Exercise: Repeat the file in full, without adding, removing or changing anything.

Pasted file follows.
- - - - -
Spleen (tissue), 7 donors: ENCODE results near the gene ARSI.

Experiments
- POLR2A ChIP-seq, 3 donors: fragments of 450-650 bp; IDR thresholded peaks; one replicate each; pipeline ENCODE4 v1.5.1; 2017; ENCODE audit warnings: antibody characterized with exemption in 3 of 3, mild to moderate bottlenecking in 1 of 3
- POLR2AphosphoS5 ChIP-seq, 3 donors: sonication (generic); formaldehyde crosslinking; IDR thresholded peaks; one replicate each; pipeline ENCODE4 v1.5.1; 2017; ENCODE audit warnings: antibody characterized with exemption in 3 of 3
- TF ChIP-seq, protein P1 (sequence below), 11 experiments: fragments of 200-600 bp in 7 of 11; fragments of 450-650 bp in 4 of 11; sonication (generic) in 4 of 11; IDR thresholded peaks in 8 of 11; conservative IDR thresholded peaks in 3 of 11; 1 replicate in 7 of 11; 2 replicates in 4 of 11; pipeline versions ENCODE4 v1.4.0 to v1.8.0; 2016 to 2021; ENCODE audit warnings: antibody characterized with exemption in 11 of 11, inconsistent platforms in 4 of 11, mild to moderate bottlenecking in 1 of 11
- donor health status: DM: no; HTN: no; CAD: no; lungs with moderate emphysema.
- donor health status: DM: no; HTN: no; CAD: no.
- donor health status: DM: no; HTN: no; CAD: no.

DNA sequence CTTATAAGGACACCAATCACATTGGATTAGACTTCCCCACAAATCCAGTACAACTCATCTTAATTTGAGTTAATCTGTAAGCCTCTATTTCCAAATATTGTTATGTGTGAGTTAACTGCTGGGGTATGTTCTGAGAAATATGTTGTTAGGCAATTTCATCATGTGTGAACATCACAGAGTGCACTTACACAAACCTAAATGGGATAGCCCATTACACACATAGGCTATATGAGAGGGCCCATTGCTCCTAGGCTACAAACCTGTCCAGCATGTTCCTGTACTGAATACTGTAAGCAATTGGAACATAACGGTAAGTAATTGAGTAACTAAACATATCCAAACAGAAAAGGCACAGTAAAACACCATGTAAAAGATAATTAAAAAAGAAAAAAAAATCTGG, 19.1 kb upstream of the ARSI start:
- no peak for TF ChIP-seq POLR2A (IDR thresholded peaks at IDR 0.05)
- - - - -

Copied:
Spleen (tissue), 7 donors: ENCODE results near the gene ARSI.

Experiments
- POLR2A ChIP-seq, 3 donors: fragments of 450-650 bp; IDR thresholded peaks; one replicate each; pipeline ENCODE4 v1.5.1; 2017; ENCODE audit warnings: antibody characterized with exemption in 3 of 3, mild to moderate bottlenecking in 1 of 3
- POLR2AphosphoS5 ChIP-seq, 3 donors: sonication (generic); formaldehyde crosslinking; IDR thresholded peaks; one replicate each; pipeline ENCODE4 v1.5.1; 2017; ENCODE audit warnings: antibody characterized with exemption in 3 of 3
- TF ChIP-seq, protein P1 (sequence below), 11 experiments: fragments of 200-600 bp in 7 of 11; fragments of 450-650 bp in 4 of 11; sonication (generic) in 4 of 11; IDR thresholded peaks in 8 of 11; conservative IDR thresholded peaks in 3 of 11; 1 replicate in 7 of 11; 2 replicates in 4 of 11; pipeline versions ENCODE4 v1.4.0 to v1.8.0; 2016 to 2021; ENCODE audit warnings: antibody characterized with exemption in 11 of 11, inconsistent platforms in 4 of 11, mild to moderate bottlenecking in 1 of 11
- donor health status: DM: no; HTN: no; CAD: no; lungs with moderate emphysema.
- donor health status: DM: no; HTN: no; CAD: no.
- donor health status: DM: no; HTN: no; CAD: no.

DNA sequence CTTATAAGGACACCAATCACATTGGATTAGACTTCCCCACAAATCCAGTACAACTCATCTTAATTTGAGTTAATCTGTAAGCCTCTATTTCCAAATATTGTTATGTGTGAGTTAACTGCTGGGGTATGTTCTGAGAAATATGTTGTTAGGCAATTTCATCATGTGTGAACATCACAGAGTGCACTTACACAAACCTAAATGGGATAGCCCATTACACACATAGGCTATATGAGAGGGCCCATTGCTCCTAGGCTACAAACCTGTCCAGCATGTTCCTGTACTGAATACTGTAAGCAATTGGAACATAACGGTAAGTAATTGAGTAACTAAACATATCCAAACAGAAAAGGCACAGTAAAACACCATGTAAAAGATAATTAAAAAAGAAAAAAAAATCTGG, 19.1 kb upstream of the ARSI start:
- no peak for TF ChIP-seq POLR2A (IDR thresholded peaks at IDR 0.05)